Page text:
Wednesday, December 4, 2019

I want to be an author. What should I do? by Melissa Ferguson

I want to be an author. What should I do?

It seemed that the second I signed on the dotted line for my book deal last October, I was getting Facebook messages with this question (well this question, plus the odd, “I want to write a book and make a lot of money and can you make me a millionaire?”).

My “#1 tip” answer is two-fold:

For the person thinking about or in process of writing the first book: Get yourself to a writer’s conference. No matter what stage you are in the writing process, get yourself to a writer’s conference—particularly one that is well-respected, includes reputable agents and editors from publishing houses you would want to work with, and includes your genre. It was challenging putting down the money and traveling through several states to meet a bunch of strangers the first time I did one—I was afraid, and in some ways felt like I was a fraud—but now when anyone asks me one tip for becoming an author I immediately respond with this: go to a writer’s conference.

Once going to conference: Make the most of your conference experience. We know these conferences often cost somewhere between $600-1500. If you didn’t get appointments with some of the agents/editors you were hoping to pitch to, then find them outside a session, in the dining area, in an elevator (for the record, I did this once, and had to give a 10-second literal elevator pitch in an elevator). I am terrible at on-the-spot pitches, and have failed miserably trying to share my bit about my books every single time. But you know what? Every single time the agent or editor just smiled and told me to send him/her my manuscript. Which eventually led to a contract. And book deal. So don’t let nerves get to you. Remember they are human. Do the best you can. And make the most of face-to-face conversations with authors, editors, and agents at these conferences, because no email can beat the power of a smile and handshake.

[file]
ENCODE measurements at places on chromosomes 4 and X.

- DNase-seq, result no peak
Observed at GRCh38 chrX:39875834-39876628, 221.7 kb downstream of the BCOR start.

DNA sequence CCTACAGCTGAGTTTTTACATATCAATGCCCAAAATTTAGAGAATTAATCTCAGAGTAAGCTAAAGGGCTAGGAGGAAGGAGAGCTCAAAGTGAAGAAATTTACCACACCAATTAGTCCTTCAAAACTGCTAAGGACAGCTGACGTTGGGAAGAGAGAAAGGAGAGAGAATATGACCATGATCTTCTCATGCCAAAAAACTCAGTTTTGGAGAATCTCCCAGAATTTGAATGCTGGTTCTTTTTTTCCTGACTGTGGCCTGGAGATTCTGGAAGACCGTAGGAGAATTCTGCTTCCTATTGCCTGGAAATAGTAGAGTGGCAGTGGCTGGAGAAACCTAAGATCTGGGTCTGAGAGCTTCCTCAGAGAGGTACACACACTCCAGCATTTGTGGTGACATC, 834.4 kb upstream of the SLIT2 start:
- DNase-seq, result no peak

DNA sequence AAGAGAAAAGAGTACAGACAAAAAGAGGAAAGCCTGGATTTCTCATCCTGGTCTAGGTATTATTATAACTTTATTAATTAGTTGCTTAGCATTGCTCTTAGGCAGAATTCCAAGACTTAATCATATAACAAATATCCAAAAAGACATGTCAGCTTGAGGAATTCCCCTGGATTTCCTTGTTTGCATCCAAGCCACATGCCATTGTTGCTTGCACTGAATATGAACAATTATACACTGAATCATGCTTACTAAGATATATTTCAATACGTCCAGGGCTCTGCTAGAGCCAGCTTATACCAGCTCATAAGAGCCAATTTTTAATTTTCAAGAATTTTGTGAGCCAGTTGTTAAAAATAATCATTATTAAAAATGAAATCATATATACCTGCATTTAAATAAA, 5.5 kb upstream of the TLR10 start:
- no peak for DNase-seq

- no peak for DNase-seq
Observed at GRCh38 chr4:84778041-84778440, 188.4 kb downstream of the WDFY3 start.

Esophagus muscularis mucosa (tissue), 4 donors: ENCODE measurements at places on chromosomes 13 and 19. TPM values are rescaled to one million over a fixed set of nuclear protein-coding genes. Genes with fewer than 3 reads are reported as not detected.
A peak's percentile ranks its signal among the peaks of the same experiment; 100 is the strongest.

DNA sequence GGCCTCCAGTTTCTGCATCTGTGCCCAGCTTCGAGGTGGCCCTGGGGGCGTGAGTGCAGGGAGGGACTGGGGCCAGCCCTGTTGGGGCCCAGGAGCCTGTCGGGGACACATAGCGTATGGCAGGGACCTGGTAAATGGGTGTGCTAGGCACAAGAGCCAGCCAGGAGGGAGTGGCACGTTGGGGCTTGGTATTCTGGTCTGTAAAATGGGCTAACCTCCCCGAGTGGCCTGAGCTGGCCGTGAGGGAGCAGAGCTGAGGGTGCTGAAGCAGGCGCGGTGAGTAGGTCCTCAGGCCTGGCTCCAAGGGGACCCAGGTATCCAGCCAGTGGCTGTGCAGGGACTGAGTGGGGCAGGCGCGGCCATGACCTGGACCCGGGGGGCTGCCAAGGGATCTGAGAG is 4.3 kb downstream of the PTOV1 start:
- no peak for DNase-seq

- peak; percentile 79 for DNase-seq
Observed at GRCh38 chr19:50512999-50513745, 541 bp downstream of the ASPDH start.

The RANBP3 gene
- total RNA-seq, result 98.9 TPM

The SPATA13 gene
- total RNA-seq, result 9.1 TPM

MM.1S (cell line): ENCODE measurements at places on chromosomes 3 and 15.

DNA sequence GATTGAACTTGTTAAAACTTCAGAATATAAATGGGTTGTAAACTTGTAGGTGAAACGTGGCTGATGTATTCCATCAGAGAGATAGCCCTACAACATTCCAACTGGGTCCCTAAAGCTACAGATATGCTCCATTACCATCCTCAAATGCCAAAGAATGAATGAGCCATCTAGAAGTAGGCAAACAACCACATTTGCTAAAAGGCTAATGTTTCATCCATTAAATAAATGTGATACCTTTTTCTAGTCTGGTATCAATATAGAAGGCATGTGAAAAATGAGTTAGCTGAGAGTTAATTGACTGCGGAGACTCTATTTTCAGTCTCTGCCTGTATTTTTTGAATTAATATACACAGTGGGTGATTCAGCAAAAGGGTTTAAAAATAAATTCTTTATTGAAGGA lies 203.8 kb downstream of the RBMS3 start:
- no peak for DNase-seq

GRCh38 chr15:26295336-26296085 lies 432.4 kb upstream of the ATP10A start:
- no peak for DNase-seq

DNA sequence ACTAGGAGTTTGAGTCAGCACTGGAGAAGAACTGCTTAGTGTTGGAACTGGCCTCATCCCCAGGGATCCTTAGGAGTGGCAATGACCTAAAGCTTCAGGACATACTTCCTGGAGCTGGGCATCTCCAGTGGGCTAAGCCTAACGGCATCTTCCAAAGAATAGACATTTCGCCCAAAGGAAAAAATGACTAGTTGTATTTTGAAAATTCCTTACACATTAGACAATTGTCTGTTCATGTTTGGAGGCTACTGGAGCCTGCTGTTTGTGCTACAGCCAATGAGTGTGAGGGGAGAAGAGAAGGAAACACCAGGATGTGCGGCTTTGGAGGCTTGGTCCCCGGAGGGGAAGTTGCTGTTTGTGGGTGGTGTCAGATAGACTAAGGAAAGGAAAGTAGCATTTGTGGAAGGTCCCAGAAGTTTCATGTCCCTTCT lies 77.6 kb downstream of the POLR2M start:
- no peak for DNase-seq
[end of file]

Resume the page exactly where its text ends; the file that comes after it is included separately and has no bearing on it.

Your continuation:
So, what, in my opinion, is the best way to become a traditionally published author? Getting out there to conference, and making the most of it you can.

Have you been to a writer’s conference? Which one is your favorite?

No matter what stage you are in the writing process, get yourself to a writer’s conference... #SeriouslyWrite #amwriting


Melissa Ferguson lives in Bristol, Tennessee, where she is an assistant professor at King University and pens books that make her laugh and grow. She used to have hobbies like running and backpacking the Appalachian Trail outside her door. Now she and her husband are outnumbered, and her hobbies include diaper changes, chasing toddlers in parking lots, and admiring the Appalachian Trail out her minivan window while singing "Winnie the Pooh." She survives by Jesus, rom coms, and roughly two espresso shots a day.
The Dating Charade debuts with HarperCollins Christian Publishing (Thomas Nelson) on December 3rd, and she’d love you to join her on her journey at